At the front of the queue

In mid-November, the Puerto Rico Autoridad para las Alianzas Público-Privadas, or the Public-Private Partnerships Authority, issued requests for proposals for the lease of the US territory’s busiest highway, the PR 22, and a less heavily travelled highway known as the PR 5. The two highways were bundled together in the same project.

At the time of going to press, reports were circulating that bidders were about to submit proposals, drawing to a close negotiations for the first toll road concession that the Authority has procured. The Financial Times reported that consortia led by Morgan Stanley Infrastructure Partners and Goldman Sachs Infrastructure Partners could offer up to $1 billion for the project, and that two of the shortlisted bidders – Brazilian toll road operator Companhia de Concessoes Rodoviárias and infrastructure fund Citi Infrastructure Investors – had dropped out of the running.

The Public-Private Partnerships Authority did not return requests for comment at press time, but the Authority’s website lists only two bidders for the toll road concession, despite having shortlisted four consortia last year.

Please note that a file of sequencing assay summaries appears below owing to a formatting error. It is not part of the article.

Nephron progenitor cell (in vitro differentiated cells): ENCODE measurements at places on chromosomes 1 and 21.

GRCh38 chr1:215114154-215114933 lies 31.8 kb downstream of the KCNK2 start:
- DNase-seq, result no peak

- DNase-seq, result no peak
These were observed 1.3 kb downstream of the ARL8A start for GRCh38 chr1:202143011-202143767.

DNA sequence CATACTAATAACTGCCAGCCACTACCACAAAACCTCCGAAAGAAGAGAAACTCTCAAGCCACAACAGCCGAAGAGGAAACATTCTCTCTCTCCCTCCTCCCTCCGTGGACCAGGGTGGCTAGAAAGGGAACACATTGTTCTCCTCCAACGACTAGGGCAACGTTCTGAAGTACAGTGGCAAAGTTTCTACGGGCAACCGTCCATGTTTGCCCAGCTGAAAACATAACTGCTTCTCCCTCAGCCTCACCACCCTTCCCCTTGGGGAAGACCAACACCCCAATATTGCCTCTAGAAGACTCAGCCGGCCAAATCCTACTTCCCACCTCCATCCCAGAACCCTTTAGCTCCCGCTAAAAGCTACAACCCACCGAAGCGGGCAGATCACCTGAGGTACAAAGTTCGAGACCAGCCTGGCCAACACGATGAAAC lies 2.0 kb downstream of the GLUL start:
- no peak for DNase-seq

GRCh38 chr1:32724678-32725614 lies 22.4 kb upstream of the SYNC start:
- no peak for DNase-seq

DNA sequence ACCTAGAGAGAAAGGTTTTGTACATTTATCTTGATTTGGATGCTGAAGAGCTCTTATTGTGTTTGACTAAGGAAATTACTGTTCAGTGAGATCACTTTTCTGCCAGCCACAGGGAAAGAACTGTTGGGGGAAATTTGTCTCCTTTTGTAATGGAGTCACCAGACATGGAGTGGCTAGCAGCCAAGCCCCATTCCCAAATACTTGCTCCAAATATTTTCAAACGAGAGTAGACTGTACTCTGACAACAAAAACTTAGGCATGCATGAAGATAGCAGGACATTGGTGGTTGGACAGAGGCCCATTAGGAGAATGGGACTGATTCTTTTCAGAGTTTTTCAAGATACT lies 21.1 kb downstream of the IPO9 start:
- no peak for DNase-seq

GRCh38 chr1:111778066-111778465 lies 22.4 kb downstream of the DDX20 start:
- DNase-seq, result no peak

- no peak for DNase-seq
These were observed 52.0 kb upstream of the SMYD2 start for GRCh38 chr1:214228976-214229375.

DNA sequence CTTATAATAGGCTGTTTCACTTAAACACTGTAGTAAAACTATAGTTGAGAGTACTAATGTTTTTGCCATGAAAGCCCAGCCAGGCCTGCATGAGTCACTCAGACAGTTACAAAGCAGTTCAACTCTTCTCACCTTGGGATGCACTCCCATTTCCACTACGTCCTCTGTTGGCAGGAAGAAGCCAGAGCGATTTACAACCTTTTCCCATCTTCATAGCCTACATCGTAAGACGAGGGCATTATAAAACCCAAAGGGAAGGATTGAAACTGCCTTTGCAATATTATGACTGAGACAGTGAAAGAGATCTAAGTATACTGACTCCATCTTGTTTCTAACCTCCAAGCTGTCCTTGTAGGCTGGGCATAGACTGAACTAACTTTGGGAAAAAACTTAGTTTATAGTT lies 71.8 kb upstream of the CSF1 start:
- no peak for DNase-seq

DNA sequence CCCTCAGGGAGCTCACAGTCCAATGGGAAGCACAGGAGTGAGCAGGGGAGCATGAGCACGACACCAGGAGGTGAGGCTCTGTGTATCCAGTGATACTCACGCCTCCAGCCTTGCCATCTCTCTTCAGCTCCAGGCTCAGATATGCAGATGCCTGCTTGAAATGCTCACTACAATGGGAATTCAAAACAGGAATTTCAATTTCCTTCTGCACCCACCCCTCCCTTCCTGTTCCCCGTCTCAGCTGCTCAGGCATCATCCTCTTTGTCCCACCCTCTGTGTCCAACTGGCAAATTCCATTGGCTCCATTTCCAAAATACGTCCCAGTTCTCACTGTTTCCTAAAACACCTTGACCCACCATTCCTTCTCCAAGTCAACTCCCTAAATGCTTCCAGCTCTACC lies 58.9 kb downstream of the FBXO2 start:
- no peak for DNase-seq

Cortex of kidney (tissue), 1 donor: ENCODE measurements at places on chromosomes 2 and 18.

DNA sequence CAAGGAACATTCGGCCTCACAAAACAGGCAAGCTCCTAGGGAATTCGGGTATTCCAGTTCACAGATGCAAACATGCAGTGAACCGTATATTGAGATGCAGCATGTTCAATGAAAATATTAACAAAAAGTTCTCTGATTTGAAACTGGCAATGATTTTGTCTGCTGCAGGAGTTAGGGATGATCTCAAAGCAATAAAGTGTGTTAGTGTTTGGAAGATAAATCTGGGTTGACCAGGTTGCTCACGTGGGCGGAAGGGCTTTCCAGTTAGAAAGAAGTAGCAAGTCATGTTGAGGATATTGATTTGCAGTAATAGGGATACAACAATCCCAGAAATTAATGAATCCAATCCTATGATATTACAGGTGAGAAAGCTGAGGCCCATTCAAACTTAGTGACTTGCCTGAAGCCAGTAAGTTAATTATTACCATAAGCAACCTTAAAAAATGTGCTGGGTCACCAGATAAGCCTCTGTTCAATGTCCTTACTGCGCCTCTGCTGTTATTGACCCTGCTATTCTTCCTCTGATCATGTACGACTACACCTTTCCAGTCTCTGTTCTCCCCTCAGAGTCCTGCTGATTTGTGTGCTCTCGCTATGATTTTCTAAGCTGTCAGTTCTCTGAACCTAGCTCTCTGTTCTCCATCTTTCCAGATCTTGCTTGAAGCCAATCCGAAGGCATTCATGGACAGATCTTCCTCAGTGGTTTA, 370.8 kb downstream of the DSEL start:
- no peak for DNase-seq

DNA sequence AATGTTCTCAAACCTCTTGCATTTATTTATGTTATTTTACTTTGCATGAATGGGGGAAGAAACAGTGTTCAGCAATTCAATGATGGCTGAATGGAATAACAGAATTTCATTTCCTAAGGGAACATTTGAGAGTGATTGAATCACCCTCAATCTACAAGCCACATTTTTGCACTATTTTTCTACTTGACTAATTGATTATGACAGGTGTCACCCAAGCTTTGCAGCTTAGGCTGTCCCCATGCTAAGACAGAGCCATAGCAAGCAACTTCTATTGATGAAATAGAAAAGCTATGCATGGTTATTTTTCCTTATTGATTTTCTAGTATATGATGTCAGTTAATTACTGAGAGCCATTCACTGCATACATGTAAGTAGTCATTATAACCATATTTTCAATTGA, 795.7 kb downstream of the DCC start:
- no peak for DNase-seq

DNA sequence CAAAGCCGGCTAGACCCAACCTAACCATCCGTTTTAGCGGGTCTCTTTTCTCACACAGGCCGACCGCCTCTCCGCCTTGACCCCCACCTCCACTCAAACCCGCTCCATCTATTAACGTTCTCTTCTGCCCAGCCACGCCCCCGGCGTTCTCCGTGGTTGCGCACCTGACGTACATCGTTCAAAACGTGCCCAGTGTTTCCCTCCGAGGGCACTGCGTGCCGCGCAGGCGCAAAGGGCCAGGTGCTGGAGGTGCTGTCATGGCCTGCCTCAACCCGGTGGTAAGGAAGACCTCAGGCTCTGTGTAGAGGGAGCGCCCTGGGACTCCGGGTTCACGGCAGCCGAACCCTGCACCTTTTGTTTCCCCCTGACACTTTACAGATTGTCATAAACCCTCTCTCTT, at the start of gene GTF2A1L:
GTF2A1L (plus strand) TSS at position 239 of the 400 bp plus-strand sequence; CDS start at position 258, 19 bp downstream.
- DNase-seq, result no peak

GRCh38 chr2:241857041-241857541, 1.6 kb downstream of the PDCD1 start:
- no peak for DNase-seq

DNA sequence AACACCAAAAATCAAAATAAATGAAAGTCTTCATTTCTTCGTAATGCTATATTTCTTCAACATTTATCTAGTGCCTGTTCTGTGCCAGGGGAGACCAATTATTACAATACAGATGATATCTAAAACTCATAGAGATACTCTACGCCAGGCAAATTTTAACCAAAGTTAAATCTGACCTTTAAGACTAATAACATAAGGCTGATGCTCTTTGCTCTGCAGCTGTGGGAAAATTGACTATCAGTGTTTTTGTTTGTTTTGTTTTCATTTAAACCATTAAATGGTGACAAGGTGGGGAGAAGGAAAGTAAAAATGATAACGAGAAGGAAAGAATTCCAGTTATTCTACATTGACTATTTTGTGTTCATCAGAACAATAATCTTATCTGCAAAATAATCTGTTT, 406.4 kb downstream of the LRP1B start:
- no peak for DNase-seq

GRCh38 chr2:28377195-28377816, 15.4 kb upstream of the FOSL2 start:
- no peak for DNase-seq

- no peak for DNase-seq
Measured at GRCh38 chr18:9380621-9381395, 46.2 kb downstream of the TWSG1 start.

The two bidders listed are the consortium comprised of Brazilian developer OHL Concesiones and Morgan Stanley Infrastructure Partners, a $4 billion fund that closed in 2008; and a consortium comprised of Spanish developer Abertis Infraestructuras and Goldman Sachs Infrastructure Partners II, the firm’s $3.1 billion fund formed in 2010.

The Puerto Rico Public-Private Partnerships Authority originally received interest from eight respondents, including JP Morgan Infrastructure Investments and Colombian infrastructure developer Grupo ODINSA, before whittling down the list to four consortia.

The PR 22 and PR 5 concession is part of a larger package of potential privatisations in the territory, after a bill enabling such partnerships was signed into law in 2009. In an industry forum later that year, David Alvarez, the director of the Public-Private Partnerships Authority, laid out a blueprint for $6.2 billion worth of public-private partnerships over eight years. The partnerships could include energy, school, and water projects on the island, as well as the privatisation of the Luis Muños Marín airport, according to the Authority’s website.

Macquarie Capital is acting as financial advisor to the government, with Allen & Overy acting as legal counsel.